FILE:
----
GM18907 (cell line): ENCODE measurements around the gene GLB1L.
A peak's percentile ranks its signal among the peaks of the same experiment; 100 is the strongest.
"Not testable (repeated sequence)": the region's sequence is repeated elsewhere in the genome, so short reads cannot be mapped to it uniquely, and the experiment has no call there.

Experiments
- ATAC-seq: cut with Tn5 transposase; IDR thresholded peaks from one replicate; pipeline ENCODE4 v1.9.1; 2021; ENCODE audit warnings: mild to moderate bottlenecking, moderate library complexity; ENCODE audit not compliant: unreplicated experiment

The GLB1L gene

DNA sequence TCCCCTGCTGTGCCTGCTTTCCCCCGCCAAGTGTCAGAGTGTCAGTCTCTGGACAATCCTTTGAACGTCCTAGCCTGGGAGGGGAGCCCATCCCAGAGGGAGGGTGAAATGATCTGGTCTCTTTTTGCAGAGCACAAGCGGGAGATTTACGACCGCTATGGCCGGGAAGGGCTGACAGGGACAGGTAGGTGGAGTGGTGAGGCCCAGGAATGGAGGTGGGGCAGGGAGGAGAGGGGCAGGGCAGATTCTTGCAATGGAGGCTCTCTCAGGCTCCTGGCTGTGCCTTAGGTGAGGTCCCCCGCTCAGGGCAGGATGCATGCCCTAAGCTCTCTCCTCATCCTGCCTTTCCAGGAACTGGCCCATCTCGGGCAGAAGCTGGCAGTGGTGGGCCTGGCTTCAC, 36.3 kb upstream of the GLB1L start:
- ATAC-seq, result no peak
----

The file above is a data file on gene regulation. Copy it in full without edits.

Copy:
GM18907 (cell line): ENCODE measurements around the gene GLB1L.
A peak's percentile ranks its signal among the peaks of the same experiment; 100 is the strongest.
"Not testable (repeated sequence)": the region's sequence is repeated elsewhere in the genome, so short reads cannot be mapped to it uniquely, and the experiment has no call there.

Experiments
- ATAC-seq: cut with Tn5 transposase; IDR thresholded peaks from one replicate; pipeline ENCODE4 v1.9.1; 2021; ENCODE audit warnings: mild to moderate bottlenecking, moderate library complexity; ENCODE audit not compliant: unreplicated experiment

The GLB1L gene

DNA sequence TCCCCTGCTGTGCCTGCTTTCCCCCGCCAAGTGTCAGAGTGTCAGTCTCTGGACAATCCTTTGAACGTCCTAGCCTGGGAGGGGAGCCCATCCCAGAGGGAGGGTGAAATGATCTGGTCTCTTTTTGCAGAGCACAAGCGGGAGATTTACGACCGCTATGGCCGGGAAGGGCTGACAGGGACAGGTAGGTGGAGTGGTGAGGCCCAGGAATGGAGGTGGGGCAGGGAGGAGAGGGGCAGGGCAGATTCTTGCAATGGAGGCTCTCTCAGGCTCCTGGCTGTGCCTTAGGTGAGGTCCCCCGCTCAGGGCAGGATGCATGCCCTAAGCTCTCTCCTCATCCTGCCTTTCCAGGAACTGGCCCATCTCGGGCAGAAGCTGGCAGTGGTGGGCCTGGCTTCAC, 36.3 kb upstream of the GLB1L start:
- ATAC-seq, result no peak